CPLEX performance improvement: 1991 to 2008
Figure 4 shows Gurobi's assessment of speed improvement for the CPLEX solver when solving MILP models, for each major software version (bars) and cumulative (line), from 1991 to 2008.
The total cumulative speed improvement is a factor of almost 30,000 times faster (note the log scale for the right-hand axis).
Over those 17 years, this equates to about 1.8 times faster per annum, on average. Though improvements don't occur at a steady rate, with especially large improvements occurring in CPLEX versions 2.1-3.0 (inclusion of the dual simplex method) and in CPLEX versions 6.0-6.5 (many improvements gleaned from "mining" the academic literature).
Importantly, this estimate is just the improvement in solver software performance, not allowing for the speed increase of computer hardware over the same period.
Note that we ignore any improvement in solver performance from 1989 to 1991, as we don't have that information. But if the same rate of improvement (1.8 times per annum) had occurred in those 3 years, then we would have another factor of almost 6 times faster.
Gurobi performance improvement: 2009 to 2023
Dr. Bixby, one of the founders of Gurobi, presented an updated analysis of solver performance improvement in 2021, as shown in Figure 5.
The figure states a cumulative improvement factor of 3,730,625 times, from CPLEX 1.2 to Gurobi 9.1 (released in 2020). Given the CPLEX improvement factor of 29,530 above, this implies an additional improvement for Gurobi of 126 times for the period 2009 to 2020.
Subsequent versions of Gurobi claim performance improvements for MILP models of:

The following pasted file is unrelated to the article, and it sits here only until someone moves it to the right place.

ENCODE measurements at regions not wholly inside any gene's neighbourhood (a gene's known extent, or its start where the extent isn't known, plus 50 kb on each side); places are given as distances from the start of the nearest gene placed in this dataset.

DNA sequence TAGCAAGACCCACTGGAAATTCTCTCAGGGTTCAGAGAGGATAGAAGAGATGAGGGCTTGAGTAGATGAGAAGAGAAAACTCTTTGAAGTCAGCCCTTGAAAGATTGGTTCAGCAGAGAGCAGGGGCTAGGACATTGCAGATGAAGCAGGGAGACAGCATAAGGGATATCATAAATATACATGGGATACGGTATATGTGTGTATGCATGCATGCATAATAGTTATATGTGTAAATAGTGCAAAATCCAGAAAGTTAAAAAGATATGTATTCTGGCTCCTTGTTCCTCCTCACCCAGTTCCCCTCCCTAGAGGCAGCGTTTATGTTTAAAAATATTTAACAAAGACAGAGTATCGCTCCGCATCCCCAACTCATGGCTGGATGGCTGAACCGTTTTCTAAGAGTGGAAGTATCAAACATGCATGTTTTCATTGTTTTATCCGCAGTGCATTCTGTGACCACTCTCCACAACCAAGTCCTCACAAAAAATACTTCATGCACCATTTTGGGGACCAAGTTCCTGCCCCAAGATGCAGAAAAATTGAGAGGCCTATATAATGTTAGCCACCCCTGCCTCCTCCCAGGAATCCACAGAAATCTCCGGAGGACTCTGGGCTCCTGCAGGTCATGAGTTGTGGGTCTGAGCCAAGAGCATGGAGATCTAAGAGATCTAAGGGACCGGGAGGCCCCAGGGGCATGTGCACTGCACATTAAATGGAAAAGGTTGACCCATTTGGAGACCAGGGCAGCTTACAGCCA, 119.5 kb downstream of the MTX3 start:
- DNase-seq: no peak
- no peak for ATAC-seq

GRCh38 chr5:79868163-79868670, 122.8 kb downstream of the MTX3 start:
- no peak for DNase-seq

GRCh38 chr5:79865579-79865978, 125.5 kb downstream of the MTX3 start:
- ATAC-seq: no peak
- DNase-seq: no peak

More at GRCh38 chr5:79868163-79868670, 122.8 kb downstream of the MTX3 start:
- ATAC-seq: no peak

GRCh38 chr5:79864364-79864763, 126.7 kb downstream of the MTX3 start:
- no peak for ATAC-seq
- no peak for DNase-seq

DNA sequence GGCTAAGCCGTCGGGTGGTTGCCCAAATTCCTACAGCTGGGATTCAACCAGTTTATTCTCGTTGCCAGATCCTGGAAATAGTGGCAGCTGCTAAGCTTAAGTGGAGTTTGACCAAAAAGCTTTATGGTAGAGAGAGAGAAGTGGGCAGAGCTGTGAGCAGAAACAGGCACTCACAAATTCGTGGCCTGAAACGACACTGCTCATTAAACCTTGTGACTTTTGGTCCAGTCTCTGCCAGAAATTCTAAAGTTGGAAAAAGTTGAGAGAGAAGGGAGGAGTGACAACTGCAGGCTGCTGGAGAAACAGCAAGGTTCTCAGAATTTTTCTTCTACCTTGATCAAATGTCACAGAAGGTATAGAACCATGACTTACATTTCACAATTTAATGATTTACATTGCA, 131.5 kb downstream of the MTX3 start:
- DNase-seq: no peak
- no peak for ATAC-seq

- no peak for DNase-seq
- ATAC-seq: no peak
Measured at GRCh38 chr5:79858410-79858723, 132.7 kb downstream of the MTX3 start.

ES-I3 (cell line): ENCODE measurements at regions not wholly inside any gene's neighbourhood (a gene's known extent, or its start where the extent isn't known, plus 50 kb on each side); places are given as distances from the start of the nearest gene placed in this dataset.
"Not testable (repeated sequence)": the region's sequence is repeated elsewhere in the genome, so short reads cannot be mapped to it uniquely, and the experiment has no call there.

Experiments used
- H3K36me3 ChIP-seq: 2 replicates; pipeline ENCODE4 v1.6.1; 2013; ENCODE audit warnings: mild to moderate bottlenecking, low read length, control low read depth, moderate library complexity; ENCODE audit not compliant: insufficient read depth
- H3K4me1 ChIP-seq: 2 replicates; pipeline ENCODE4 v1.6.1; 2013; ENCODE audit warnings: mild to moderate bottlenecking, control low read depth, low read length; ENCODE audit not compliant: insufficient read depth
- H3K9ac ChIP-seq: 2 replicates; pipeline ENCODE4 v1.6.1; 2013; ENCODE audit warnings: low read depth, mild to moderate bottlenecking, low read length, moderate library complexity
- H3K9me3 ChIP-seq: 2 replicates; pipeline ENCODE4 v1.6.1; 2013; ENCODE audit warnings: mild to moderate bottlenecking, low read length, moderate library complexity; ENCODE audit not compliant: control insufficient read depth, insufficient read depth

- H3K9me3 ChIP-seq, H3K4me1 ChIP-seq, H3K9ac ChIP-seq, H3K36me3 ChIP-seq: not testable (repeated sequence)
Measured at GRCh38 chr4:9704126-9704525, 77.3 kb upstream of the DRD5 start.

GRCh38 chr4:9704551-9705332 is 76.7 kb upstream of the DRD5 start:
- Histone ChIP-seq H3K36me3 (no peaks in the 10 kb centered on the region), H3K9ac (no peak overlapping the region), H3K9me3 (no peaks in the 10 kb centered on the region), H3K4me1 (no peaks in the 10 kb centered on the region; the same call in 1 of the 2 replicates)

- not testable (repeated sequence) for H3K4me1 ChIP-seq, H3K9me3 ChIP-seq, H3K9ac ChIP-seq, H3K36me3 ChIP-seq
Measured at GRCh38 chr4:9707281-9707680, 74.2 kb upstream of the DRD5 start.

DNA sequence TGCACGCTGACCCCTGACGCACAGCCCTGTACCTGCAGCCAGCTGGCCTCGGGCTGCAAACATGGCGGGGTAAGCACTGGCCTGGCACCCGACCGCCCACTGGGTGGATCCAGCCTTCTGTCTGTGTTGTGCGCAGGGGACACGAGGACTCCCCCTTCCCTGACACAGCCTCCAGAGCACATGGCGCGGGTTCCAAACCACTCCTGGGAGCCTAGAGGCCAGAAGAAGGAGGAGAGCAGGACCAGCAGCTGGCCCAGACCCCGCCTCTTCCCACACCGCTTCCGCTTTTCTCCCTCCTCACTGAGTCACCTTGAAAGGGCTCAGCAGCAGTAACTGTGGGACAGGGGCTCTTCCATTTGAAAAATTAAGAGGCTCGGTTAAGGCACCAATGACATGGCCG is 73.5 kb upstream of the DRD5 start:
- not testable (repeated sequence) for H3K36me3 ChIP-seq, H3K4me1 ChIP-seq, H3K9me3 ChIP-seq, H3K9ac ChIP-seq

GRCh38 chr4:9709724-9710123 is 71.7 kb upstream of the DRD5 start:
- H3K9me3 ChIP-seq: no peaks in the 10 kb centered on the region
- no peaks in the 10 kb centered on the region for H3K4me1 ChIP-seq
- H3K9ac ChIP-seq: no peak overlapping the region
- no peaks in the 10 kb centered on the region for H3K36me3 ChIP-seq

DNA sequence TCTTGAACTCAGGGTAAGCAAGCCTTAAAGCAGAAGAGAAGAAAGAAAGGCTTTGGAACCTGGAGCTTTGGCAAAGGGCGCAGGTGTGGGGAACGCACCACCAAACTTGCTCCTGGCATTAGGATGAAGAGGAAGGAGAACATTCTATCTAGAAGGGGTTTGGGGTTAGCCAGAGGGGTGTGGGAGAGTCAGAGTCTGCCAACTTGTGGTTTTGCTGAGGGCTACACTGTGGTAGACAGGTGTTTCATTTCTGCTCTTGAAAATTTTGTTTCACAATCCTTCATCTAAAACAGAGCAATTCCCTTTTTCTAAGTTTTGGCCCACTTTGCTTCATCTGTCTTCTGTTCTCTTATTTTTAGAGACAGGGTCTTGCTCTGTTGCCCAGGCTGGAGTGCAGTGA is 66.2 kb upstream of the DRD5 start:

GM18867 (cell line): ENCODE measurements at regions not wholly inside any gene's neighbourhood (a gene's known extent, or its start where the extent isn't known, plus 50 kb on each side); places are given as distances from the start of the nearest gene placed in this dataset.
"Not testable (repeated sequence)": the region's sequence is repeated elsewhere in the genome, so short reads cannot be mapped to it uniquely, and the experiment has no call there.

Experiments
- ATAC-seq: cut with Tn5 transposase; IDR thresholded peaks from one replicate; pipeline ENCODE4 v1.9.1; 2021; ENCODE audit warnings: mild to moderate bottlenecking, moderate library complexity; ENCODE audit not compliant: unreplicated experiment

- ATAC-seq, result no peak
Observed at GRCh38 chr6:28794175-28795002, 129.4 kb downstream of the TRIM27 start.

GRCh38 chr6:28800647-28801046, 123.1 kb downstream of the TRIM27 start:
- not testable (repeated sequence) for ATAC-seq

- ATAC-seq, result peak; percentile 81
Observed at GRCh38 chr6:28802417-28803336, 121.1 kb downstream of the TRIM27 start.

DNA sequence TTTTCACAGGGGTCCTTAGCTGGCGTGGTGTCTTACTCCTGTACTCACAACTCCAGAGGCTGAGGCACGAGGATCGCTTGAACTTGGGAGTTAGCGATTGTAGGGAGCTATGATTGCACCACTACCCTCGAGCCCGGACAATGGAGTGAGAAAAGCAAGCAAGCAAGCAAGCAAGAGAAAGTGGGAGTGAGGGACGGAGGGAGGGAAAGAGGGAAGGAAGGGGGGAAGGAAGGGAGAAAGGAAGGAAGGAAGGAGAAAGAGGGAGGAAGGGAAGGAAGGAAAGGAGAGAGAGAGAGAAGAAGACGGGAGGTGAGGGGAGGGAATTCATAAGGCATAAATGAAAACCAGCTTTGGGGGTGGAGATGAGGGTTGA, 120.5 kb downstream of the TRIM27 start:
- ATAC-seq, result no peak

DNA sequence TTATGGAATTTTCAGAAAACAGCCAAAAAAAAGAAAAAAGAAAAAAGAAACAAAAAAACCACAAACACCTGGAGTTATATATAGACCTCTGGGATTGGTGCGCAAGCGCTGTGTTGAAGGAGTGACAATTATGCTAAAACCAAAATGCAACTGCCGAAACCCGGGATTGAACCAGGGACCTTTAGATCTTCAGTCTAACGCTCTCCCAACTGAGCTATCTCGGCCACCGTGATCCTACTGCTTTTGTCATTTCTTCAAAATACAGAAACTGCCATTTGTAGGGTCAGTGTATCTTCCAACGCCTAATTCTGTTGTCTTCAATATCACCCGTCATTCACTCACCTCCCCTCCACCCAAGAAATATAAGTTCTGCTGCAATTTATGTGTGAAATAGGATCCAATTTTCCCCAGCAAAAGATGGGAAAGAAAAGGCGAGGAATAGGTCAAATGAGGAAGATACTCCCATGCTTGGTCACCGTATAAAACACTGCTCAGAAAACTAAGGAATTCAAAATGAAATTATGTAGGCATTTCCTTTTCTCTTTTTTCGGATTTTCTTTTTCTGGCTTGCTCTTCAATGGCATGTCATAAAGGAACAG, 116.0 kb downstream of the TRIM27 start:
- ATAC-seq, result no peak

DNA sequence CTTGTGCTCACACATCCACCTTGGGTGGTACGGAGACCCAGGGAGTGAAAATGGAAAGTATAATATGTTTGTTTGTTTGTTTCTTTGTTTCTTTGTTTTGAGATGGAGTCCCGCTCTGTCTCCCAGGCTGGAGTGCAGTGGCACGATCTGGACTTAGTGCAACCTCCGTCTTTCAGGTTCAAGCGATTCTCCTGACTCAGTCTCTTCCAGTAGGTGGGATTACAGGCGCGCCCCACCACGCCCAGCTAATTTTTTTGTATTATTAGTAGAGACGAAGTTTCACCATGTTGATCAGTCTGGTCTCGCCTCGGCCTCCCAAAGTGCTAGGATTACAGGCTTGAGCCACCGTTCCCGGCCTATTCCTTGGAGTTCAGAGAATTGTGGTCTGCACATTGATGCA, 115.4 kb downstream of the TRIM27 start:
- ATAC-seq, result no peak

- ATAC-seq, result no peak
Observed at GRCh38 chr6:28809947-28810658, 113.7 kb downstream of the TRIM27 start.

Combining these changes, we estimate that from 2009 to 2023 the Gurobi solver's speed improved by a factor of about 178 times.
A factor of 178 over 14 years equates to an average rate of about 1.45 times per annum. This is lower than the 1.8 times annual average rate from 1991 to 2009, but it is still impressive nonetheless.
Solver performance improvement: 1989 to 2024
Overall, by combining each of the solver-related steps above, we can estimate the cumulative improvement in solver performance over the last 35 years.
The result is that MILP solver performance improved by a factor of 5 million times (in round numbers) from 1989 to 2024. This is conservative estimate, as we exclude any improvement that may have occurred from 1989 to 1991, and from 2023 to 2024.
This improvement, assuming the same computer hardware, is equivalent to a model that takes 60 seconds to solve in 2023 taking 10 years to solve if started in 1989. That is, if it was possible to solve at all in 1989.
Note that our solver performance increase estimate is based on the commercial solvers CPLEX and Gurobi. An open-source solver, like HiGHS, is generally not as fast as CPLEX or Gurobi – perhaps by an order of magnitude, more-or-less, depending on the model. Though that hardly seems significant, given the magnitude of speed improvements over the past three+ decades.